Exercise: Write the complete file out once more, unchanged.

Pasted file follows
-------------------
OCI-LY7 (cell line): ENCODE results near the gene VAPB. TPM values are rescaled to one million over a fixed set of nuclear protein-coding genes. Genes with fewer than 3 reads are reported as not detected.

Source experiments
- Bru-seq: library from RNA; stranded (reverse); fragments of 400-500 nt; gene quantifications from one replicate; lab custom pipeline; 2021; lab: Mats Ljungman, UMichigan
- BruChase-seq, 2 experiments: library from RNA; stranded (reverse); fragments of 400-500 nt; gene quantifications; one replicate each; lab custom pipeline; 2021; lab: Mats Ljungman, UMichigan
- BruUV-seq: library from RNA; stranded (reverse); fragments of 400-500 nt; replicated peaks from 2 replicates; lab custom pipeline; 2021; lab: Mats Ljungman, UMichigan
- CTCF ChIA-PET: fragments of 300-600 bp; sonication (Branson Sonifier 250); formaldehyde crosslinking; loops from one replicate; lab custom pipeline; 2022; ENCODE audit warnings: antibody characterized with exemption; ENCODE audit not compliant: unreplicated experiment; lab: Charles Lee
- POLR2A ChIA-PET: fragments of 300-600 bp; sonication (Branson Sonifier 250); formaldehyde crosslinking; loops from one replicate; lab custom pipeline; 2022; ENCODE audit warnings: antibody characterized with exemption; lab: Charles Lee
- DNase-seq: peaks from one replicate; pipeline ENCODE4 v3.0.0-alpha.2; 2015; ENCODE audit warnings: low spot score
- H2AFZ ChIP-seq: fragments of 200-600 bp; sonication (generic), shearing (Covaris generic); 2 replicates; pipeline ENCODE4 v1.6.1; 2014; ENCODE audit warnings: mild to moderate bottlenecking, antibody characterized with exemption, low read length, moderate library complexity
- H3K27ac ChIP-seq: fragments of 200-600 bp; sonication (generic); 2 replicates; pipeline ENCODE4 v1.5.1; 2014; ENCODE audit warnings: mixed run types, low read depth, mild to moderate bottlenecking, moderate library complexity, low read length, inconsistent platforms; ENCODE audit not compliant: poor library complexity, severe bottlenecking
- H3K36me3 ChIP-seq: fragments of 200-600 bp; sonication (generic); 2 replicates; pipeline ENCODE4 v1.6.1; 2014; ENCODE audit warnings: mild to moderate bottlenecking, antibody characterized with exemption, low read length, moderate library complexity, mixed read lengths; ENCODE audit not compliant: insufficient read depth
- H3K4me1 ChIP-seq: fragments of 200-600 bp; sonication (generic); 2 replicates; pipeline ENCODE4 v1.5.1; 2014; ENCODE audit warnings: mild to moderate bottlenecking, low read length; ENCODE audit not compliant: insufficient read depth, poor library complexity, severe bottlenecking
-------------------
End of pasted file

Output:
OCI-LY7 (cell line): ENCODE results near the gene VAPB. TPM values are rescaled to one million over a fixed set of nuclear protein-coding genes. Genes with fewer than 3 reads are reported as not detected.

Source experiments
- Bru-seq: library from RNA; stranded (reverse); fragments of 400-500 nt; gene quantifications from one replicate; lab custom pipeline; 2021; lab: Mats Ljungman, UMichigan
- BruChase-seq, 2 experiments: library from RNA; stranded (reverse); fragments of 400-500 nt; gene quantifications; one replicate each; lab custom pipeline; 2021; lab: Mats Ljungman, UMichigan
- BruUV-seq: library from RNA; stranded (reverse); fragments of 400-500 nt; replicated peaks from 2 replicates; lab custom pipeline; 2021; lab: Mats Ljungman, UMichigan
- CTCF ChIA-PET: fragments of 300-600 bp; sonication (Branson Sonifier 250); formaldehyde crosslinking; loops from one replicate; lab custom pipeline; 2022; ENCODE audit warnings: antibody characterized with exemption; ENCODE audit not compliant: unreplicated experiment; lab: Charles Lee
- POLR2A ChIA-PET: fragments of 300-600 bp; sonication (Branson Sonifier 250); formaldehyde crosslinking; loops from one replicate; lab custom pipeline; 2022; ENCODE audit warnings: antibody characterized with exemption; lab: Charles Lee
- DNase-seq: peaks from one replicate; pipeline ENCODE4 v3.0.0-alpha.2; 2015; ENCODE audit warnings: low spot score
- H2AFZ ChIP-seq: fragments of 200-600 bp; sonication (generic), shearing (Covaris generic); 2 replicates; pipeline ENCODE4 v1.6.1; 2014; ENCODE audit warnings: mild to moderate bottlenecking, antibody characterized with exemption, low read length, moderate library complexity
- H3K27ac ChIP-seq: fragments of 200-600 bp; sonication (generic); 2 replicates; pipeline ENCODE4 v1.5.1; 2014; ENCODE audit warnings: mixed run types, low read depth, mild to moderate bottlenecking, moderate library complexity, low read length, inconsistent platforms; ENCODE audit not compliant: poor library complexity, severe bottlenecking
- H3K36me3 ChIP-seq: fragments of 200-600 bp; sonication (generic); 2 replicates; pipeline ENCODE4 v1.6.1; 2014; ENCODE audit warnings: mild to moderate bottlenecking, antibody characterized with exemption, low read length, moderate library complexity, mixed read lengths; ENCODE audit not compliant: insufficient read depth
- H3K4me1 ChIP-seq: fragments of 200-600 bp; sonication (generic); 2 replicates; pipeline ENCODE4 v1.5.1; 2014; ENCODE audit warnings: mild to moderate bottlenecking, low read length; ENCODE audit not compliant: insufficient read depth, poor library complexity, severe bottlenecking